Monday, March 28, 2011

US Democrat Geraldine Ferraro dies, aged 75

Geraldine Ferraro, 1998 file image Geraldine Ferraro was a low-profile figure until the presidential race

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Groundbreaking US Democratic politician Geraldine Ferraro has died at the age of 75.
She had been been suffering from cancer for many years, and died in hospital in Massachusetts, a family friend said.
Ms Ferraro was the first female vice-presidential candidate to represent a major political party, when she became Walter Mondale's running mate in 1984.
Their presidential bid was heavily defeated by Republican Ronald Reagan and his running mate, George Bush snr.
A statement released by Ms Ferraro's family said she was widely known as a "leader, a fighter for justice, and a tireless advocate for those without a voice".
It continued: "Her courage and generosity of spirit throughout her life, waging battles big and small, public and personal, will never be forgotten and will be sorely missed."


Born into a humble working-class Italian family in New York, Geraldine Ferraro rose to the highest echelons of US politics, blazing a path for Hillary Clinton and Sarah Palin.
Her candidacy alongside Walter Mondale drew enormous attention. Women rallied around her - many wept openly at the convention where she was nominated. She faced a barrage of questions about her experience and was also plagued with questions about her husband's finances.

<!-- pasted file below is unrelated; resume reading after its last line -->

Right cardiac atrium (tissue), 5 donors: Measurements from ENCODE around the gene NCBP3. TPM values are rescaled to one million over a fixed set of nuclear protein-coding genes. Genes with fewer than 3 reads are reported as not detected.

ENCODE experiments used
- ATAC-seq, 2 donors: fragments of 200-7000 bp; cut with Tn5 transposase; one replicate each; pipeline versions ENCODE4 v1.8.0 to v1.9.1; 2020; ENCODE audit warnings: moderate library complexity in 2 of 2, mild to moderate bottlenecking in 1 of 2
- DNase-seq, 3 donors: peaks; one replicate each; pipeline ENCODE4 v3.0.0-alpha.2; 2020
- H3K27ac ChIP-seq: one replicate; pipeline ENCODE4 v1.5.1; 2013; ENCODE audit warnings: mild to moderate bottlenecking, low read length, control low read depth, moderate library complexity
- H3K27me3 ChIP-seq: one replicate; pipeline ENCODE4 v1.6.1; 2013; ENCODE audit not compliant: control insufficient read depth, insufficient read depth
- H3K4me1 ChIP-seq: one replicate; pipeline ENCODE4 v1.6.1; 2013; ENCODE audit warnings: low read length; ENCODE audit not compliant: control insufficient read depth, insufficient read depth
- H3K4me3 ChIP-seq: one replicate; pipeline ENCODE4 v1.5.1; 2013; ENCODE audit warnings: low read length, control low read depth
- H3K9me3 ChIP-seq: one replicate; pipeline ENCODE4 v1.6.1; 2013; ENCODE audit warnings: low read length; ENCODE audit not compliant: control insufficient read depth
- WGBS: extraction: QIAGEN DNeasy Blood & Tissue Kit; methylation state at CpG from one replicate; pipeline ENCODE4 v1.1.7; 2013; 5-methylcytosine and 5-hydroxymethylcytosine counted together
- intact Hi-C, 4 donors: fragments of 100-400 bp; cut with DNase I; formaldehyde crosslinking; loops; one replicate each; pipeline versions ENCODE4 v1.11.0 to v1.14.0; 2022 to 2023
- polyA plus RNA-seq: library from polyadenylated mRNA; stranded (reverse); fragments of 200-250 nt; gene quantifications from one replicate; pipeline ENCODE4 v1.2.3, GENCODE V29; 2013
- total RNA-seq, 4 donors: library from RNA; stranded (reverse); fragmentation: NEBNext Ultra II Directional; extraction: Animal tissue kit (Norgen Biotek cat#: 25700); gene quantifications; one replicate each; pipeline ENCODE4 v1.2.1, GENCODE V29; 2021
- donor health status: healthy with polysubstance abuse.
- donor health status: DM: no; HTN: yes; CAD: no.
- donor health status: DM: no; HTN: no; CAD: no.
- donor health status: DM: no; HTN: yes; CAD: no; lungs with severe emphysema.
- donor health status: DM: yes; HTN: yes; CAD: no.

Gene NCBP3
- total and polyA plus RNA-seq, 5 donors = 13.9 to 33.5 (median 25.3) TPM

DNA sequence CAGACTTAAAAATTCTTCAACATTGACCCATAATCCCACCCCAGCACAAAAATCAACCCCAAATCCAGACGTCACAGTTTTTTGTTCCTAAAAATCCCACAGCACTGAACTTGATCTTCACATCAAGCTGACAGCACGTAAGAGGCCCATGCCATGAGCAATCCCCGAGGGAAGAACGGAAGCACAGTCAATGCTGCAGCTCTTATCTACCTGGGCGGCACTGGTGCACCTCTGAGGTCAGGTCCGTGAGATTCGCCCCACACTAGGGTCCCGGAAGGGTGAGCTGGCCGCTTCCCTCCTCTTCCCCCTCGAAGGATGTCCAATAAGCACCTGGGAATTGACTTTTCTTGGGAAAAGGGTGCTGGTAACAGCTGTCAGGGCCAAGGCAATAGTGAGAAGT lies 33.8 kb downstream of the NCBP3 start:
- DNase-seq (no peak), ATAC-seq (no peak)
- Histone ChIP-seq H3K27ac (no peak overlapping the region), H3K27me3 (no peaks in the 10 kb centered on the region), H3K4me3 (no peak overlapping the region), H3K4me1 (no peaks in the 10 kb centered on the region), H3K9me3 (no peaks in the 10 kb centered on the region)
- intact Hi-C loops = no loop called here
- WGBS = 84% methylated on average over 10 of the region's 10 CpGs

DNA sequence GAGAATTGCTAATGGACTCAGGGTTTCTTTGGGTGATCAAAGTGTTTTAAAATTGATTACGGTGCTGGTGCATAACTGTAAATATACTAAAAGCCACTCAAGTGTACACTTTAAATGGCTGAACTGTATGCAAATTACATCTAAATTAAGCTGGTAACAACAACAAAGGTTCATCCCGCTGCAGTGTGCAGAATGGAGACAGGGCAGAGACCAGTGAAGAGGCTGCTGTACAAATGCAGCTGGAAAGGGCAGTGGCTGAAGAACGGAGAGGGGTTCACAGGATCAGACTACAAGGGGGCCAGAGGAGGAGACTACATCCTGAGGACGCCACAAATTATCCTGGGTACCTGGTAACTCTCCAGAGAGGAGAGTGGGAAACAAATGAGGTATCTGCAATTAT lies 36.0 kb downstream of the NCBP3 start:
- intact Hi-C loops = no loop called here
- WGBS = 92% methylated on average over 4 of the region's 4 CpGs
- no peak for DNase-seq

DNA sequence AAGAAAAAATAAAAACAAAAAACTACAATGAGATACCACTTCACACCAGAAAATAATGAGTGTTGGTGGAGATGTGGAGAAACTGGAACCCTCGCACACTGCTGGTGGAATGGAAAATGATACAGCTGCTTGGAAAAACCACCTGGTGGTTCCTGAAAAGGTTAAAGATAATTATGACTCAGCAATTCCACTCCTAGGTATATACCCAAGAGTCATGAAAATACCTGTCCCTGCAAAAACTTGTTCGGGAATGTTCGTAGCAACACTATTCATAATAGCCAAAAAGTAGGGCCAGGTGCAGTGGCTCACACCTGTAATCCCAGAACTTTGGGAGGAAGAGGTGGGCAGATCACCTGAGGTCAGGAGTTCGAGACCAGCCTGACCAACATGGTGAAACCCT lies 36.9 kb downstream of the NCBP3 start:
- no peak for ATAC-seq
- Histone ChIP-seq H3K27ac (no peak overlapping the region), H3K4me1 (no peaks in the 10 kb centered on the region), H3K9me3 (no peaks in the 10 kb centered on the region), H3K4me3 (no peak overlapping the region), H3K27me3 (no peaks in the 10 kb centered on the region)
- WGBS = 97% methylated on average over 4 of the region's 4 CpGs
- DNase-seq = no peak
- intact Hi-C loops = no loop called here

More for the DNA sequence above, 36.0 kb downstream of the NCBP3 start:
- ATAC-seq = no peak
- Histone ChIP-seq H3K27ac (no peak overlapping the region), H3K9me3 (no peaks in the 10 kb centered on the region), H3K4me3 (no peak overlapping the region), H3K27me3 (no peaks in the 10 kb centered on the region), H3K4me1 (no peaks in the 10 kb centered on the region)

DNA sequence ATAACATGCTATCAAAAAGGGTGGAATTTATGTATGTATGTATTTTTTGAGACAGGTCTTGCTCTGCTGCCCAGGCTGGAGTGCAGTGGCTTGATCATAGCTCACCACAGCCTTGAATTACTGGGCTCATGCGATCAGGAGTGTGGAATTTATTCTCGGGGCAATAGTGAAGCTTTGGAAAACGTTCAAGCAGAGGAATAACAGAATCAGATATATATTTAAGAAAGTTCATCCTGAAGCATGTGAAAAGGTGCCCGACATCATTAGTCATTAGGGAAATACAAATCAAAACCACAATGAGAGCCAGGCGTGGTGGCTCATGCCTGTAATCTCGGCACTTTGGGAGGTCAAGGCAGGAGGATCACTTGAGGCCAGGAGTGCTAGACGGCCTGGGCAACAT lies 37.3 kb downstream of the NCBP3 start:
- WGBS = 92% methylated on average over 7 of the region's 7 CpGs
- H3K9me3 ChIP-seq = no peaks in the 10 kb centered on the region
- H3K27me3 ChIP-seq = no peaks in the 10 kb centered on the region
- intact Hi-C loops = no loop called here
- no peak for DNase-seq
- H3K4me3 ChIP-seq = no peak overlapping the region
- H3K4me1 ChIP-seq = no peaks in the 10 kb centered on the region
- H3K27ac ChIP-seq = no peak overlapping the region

But Ferraro was undeterred. During a debate, she told her rival, then Vice President George H W Bush, that she resented his patronising attitude toward her.
Mondale and Ferraro lost in one of the biggest landslides in American political history. In the end, her candidacy didn't win the day, but it was, and still is, a win for women in American politics.
Ms Ferraro made a name for herself as district attorney prosecuting cases of rape, child abuse and domestic violence before running for Congress.
She had been an elected representative for almost six years when the Democratic nominee for president, Walter Mondale, selected her as his running mate.
Despite their overwhelming defeat, she paid tribute to his decision to choose her.
"Campaigns, even if you lose them, do serve a purpose," she said at the time.
"My candidacy has said the days of discrimination are numbered. American women will never be second-class citizens again."
Reacting to news of Ms Ferraro's death, Mr Mondale called her "a remarkable woman and a dear human being".
"She was a pioneer in our country for justice for women and a more open society," he told the Associated Press.
"She broke a lot of moulds and it's a better country for what she did."
In 2008, Sarah Palin became the second woman - and the first Republican - to become a mainstream running mate, when she was chosen by Senator John McCain.
Ms Palin was also a political unknown at the time, serving as governor of Alaska.
She paid tribute to Ms Ferraro on her Facebook page. "May her example of hard work and dedication to America continue to inspire all women," Ms Palin wrote.
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